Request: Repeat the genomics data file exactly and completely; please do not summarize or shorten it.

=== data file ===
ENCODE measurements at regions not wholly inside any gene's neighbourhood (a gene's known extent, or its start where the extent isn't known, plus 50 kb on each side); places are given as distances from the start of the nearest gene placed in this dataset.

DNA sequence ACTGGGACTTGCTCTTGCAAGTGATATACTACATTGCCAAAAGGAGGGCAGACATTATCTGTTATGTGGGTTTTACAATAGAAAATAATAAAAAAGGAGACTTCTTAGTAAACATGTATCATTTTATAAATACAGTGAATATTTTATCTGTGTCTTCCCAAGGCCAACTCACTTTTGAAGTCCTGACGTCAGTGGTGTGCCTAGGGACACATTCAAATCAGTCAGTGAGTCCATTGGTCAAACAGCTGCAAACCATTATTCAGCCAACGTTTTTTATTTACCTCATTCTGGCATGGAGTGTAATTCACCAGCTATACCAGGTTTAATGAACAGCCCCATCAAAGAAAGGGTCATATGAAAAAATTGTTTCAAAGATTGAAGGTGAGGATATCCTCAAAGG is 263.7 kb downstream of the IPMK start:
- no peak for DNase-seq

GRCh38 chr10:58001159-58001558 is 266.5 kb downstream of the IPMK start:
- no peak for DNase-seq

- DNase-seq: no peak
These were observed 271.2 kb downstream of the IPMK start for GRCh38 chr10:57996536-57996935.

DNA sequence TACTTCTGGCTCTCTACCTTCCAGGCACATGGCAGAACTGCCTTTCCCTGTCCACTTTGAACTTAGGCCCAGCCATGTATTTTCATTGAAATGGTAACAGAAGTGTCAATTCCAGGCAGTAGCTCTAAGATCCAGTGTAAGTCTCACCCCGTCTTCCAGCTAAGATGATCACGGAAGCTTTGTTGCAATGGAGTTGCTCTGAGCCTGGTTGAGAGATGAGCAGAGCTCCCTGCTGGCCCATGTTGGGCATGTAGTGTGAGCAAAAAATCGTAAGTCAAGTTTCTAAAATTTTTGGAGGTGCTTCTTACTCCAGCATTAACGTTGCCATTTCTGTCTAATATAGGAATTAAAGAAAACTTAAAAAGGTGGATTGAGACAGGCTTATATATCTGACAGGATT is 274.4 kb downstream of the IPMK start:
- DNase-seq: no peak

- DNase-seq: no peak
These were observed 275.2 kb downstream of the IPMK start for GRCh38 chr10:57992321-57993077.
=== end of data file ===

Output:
ENCODE measurements at regions not wholly inside any gene's neighbourhood (a gene's known extent, or its start where the extent isn't known, plus 50 kb on each side); places are given as distances from the start of the nearest gene placed in this dataset.

DNA sequence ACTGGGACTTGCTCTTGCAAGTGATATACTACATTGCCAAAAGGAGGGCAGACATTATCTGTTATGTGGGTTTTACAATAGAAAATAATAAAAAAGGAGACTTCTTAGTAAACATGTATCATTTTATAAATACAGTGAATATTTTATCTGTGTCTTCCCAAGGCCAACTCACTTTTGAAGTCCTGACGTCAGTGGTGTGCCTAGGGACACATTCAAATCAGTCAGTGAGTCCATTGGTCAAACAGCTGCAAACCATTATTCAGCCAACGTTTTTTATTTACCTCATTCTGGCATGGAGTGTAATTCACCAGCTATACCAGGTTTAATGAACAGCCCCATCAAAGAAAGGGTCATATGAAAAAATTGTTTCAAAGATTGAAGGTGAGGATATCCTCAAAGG is 263.7 kb downstream of the IPMK start:
- no peak for DNase-seq

GRCh38 chr10:58001159-58001558 is 266.5 kb downstream of the IPMK start:
- no peak for DNase-seq

- DNase-seq: no peak
These were observed 271.2 kb downstream of the IPMK start for GRCh38 chr10:57996536-57996935.

DNA sequence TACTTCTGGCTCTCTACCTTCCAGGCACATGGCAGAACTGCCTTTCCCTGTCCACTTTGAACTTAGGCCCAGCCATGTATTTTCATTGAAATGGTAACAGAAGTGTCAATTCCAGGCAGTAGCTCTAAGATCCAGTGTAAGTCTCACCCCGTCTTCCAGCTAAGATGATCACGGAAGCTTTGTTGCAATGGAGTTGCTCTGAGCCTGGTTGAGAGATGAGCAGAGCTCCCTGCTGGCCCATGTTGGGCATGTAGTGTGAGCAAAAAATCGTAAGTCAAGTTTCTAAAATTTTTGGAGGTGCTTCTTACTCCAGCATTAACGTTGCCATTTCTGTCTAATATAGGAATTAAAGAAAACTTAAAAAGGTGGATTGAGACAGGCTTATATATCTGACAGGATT is 274.4 kb downstream of the IPMK start:
- DNase-seq: no peak

- DNase-seq: no peak
These were observed 275.2 kb downstream of the IPMK start for GRCh38 chr10:57992321-57993077.